Bier made her film Open Hearts following in the hand-held, natural-fake footsteps of Lars Von Trier's Dogme movement; while Things We Lost in the Fire is hardly that "pure" stylistically, it's also not as burnished or smooth as you'd expect from a Hollywood film, either. Bier will give us a sudden close-up, an eye or trembling lip filling the frame. Bier explained that aesthetic in an interview for Things We Lost in the Fire: " ... it sort of, in a weird way, alienates you from the spirit of the person for a split second. But it takes you very deep into their emotional state of mind. Because you don't see the face anymore; you only see an abstract image of an eye, or of what could be an eye, or could be a part of a mouth or a hand or a tea cup; then it's like a wide shot, like a landscape. ..." It's also the sort of technique that will split audiences down the middle as firmly as the stroke of a butcher's cleaver; for every person who appreciates the expressive, avant-garde shots, I can easily imagine another person finding them annoying or unnecessary, or simply muttering discontentedly Hey, I paid to see all of Halle Berry. ...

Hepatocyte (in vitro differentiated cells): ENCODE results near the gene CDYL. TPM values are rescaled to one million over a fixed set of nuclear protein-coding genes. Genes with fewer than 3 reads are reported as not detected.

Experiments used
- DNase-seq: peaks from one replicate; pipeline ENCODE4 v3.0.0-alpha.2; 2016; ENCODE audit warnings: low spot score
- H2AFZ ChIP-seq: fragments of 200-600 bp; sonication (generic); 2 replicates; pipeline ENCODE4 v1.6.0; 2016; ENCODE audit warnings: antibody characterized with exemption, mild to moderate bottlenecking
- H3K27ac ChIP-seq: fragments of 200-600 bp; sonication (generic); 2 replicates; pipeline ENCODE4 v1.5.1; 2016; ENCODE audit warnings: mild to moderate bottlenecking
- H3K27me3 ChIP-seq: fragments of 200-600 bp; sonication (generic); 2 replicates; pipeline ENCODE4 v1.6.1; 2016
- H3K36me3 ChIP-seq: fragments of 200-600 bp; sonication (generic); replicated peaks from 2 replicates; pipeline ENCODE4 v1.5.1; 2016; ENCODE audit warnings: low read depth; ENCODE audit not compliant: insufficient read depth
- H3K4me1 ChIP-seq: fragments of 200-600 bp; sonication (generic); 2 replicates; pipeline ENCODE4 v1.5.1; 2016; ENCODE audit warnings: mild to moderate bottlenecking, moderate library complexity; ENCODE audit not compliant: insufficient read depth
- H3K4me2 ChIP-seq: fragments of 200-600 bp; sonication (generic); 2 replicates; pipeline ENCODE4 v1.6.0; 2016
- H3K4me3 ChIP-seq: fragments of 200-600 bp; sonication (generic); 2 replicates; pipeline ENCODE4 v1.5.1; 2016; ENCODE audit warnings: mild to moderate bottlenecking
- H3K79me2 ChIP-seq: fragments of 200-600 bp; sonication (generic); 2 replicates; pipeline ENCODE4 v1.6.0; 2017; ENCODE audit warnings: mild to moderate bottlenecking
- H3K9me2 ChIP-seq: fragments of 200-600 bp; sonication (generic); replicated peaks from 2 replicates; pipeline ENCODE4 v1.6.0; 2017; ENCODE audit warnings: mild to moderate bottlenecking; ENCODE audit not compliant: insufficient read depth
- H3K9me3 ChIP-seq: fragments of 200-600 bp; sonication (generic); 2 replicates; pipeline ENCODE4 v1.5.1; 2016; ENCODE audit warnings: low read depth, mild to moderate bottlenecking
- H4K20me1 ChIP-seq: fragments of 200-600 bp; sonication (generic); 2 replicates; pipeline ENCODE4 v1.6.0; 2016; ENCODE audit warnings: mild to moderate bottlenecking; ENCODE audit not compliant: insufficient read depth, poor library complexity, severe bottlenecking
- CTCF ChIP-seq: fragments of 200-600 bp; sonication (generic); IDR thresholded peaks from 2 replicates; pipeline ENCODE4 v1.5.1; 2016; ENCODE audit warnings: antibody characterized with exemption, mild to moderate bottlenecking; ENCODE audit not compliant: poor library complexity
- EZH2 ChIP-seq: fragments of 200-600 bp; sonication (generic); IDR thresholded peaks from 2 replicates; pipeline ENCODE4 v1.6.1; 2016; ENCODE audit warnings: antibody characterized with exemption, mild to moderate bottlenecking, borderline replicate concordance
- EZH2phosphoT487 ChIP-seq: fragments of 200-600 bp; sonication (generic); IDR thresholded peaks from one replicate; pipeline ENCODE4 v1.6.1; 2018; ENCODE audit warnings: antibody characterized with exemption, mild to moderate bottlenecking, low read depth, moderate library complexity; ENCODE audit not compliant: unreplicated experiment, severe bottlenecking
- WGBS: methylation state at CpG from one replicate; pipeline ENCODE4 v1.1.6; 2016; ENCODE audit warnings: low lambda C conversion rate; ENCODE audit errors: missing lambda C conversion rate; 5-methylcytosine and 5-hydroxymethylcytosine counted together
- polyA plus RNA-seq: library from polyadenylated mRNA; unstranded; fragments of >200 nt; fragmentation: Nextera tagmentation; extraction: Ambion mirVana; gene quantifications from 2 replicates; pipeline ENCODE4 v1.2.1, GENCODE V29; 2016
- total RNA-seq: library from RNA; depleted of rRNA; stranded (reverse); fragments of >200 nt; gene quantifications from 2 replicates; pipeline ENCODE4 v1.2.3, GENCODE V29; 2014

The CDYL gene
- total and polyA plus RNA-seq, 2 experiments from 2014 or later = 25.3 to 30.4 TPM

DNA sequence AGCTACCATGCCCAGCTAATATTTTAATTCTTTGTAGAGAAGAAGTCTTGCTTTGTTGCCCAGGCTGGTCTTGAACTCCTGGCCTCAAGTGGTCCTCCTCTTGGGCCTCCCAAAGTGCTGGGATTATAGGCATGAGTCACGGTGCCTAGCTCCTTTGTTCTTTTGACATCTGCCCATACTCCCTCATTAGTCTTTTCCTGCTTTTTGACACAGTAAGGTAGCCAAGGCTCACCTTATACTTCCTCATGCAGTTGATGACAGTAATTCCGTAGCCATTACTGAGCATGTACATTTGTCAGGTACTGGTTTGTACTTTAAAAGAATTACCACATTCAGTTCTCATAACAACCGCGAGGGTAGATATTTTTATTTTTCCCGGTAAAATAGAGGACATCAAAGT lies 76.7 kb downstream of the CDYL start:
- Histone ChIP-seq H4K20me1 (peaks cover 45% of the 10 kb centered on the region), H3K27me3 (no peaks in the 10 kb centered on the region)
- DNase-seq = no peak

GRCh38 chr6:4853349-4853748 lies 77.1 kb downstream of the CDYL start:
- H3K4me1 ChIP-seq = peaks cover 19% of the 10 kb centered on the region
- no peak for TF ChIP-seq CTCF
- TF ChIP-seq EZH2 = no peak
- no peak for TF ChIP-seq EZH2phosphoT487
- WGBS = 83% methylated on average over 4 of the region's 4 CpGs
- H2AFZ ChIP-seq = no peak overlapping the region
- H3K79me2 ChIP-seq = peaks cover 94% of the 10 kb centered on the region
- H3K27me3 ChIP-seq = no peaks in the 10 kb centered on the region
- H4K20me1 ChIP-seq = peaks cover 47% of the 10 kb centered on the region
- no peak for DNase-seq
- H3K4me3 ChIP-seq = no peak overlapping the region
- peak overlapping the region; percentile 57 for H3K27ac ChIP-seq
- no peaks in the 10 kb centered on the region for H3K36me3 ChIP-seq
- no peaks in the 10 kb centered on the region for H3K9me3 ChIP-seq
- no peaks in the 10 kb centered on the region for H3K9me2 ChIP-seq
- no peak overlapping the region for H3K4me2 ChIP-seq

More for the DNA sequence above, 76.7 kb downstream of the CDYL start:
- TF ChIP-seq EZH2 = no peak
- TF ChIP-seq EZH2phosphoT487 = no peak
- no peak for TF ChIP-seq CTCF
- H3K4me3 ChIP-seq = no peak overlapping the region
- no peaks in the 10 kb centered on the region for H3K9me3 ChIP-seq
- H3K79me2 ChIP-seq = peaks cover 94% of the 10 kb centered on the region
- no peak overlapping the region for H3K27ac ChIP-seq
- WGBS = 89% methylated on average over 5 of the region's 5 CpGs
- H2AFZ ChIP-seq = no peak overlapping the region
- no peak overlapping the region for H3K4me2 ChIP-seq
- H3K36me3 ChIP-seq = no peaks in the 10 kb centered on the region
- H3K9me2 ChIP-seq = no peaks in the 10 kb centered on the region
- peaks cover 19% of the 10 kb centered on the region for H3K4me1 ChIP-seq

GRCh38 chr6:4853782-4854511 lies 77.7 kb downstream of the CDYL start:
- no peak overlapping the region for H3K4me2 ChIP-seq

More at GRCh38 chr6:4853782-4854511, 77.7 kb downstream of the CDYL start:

And yet Bier's technique is, in the end, a frame around Del Toro's performance. This isn't to say that Berry isn't good -- she is, and in a few scenes she's excellent, not only performing a role but willing it to follow it into ugly places. Her performance is a terrific mix of technique and talent and bravery on her part, she has scenes -- like the late-night conversation where she asks Jerry what it's like to do heroin, explaining she's asking because she longs for oblivion -- where she's extraordinary. But then Del Toro will do something as Jerry, and he's all we need out of the film. Jerry's great with kids because in many ways he's still one himself; Jerry's got junkie's charm to spare; Jerry's wheezing and groaning when Howard invites him for a morning jog because that's what Howard and Brian used to do; Jerry gets caught when he's about to lift the silverware to sell it for a fix, stone-cold busted ... by a ten-year-old girl, and he's as embarrassed as he is shameless. And I can't say what, exactly, it is Del Toro gets right in each of those scenes; I only know I can't imagine anyone else being as good, as real, as riveting in the part. Things We Lost in the Fire may not go too far astray from what you'd expect, but it doesn't take any shortcuts, either: It shows us pain and grief and effort and work in all their messy, human glory. Things We Lost in the Fire may be an occasionally-awkward mix of the conventional and the avant-garde, but Del Toro's performance alone makes it worth seeking out.